Table 1 Mission Demographics


The needs assessment identified 6 major and 30 minor factors used to evaluate STMMs. These 36 factors were incorporated into 5 surveys. The surveys were piloted in 5 STMMs with results compiled from a total of 118 surveys – 5 general information, 10 host/local provider, 5 mission director, 43 personnel, and 55 patient surveys. The performance of each STMM was analyzed by the 6 major factors (Table 2).

Table 2 Parameter Scores by Mission

Responses to Cost queries varied widely. The average per patient cost for medical missions was less than $3, while surgical missions averaged $700 per patient when accounting for surgical equipment used. Thus, total cost of medical and surgical missions ranged from $12,600 to $84,000 with an average of $34,400. No mission cited resource limitation as a barrier to care and 100% of missions stated that the total cost was actually less than or equal to the projected budget.

Impact was one of the highest scored major factors across missions. Fifty six percent of patients received medical treatment for the problem with which they presented. On average, patients waited for care between 30 minutes and 4 hours. Medical missions had between 1–3 days of follow-up care while surgical missions followed up at 1 day post-operatively and either day 3 or 1 week post-operatively. Twenty percent of mission personnel felt that the level of follow-up care was sufficient to accurately evaluate the impact of the mission. Seventy percent of missions reported 0–5% of patients treated returned with a complication of care delivered (wound infection, drug reaction). Thirty percent reported a 5–15% complication rate. The rate of mission reported satisfactory outcomes was 50–75% for 40% of missions, 75–90% for another 40% of missions, and greater than 90% satisfactory outcomes for 20% of missions. Over 75% of diagnoses were based solely on clinical presentation without the use of laboratory or radiological means to aid diagnosis.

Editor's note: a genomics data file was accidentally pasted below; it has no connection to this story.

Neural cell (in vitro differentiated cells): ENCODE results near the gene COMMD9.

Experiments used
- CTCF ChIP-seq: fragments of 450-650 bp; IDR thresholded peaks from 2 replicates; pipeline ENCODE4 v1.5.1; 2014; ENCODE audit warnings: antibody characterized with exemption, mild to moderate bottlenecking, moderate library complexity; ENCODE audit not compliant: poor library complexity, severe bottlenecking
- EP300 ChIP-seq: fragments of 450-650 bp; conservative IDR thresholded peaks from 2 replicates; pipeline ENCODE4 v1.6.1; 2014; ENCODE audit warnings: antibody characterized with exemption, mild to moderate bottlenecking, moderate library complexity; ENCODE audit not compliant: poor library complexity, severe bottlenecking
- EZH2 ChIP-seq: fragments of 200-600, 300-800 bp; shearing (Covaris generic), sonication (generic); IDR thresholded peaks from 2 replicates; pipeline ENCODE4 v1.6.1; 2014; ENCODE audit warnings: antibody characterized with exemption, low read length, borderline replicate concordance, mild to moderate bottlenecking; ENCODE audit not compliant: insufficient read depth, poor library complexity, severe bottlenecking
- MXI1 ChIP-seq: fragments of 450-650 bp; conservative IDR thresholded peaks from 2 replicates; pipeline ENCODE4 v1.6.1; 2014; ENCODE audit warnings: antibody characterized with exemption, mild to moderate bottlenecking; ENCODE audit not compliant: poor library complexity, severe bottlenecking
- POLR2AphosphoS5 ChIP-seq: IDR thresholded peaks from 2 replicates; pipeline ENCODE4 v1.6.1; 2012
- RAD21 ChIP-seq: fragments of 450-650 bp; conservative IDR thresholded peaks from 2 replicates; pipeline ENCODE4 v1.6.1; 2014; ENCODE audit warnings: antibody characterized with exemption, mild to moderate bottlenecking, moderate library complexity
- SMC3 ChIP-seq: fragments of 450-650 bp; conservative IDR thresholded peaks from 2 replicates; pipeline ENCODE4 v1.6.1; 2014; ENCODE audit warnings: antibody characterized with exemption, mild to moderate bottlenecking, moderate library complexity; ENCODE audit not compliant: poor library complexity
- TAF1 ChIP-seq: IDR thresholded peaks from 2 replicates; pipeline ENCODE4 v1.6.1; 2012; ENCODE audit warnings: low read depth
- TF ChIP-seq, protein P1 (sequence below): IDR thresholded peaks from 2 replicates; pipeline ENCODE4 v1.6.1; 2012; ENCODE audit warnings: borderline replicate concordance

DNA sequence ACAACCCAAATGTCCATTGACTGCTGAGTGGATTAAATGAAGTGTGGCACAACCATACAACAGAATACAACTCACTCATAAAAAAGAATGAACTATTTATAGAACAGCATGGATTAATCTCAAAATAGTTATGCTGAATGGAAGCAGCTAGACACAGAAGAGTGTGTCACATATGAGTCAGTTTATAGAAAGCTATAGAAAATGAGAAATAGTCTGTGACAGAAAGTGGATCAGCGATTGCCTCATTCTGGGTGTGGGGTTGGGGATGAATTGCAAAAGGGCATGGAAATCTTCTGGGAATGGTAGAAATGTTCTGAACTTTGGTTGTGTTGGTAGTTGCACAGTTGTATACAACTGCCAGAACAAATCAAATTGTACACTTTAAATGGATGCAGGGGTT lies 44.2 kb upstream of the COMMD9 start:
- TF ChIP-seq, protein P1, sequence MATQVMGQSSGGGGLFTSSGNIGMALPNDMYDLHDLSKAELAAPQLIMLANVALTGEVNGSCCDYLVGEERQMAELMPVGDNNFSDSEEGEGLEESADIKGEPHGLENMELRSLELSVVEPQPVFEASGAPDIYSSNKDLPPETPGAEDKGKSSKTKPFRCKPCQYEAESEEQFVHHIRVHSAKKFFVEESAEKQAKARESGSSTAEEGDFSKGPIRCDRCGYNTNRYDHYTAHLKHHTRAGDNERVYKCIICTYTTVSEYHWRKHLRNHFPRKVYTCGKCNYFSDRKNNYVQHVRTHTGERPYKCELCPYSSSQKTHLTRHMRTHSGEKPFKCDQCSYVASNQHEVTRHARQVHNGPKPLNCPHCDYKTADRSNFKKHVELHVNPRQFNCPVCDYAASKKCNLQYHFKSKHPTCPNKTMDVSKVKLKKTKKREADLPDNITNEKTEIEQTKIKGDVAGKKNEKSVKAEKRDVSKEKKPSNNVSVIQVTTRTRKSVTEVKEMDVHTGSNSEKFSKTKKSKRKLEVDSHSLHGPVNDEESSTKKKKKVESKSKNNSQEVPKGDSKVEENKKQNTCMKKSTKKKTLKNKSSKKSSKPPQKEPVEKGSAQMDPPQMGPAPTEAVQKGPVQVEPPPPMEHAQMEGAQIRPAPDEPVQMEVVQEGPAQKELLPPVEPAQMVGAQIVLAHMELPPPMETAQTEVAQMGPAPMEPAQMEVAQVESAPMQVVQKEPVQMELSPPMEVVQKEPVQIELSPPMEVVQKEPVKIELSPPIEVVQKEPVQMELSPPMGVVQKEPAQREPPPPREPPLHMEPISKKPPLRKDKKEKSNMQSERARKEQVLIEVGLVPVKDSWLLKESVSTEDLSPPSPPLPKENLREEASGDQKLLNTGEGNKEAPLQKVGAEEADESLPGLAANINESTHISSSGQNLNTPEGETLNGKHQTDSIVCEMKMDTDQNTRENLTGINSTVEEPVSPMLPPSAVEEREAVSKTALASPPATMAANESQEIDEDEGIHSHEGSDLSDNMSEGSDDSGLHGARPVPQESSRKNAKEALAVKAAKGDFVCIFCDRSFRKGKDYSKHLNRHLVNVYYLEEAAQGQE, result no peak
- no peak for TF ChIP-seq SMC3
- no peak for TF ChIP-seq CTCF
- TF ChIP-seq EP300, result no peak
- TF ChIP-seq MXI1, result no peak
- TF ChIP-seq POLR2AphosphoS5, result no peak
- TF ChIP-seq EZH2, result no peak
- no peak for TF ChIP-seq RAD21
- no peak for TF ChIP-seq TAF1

In the Preparedness category 80% of missions reported an orientation session, 80% had a process for credentialing personnel, and 100% had an exit strategy in event of an emergency. However, 40% of missions did not have a system in place to collect morbidity and mortality data. Of missions that did collect morbidity and mortality data, 60% had a formal review of this information and linked with the local government for formal data reporting.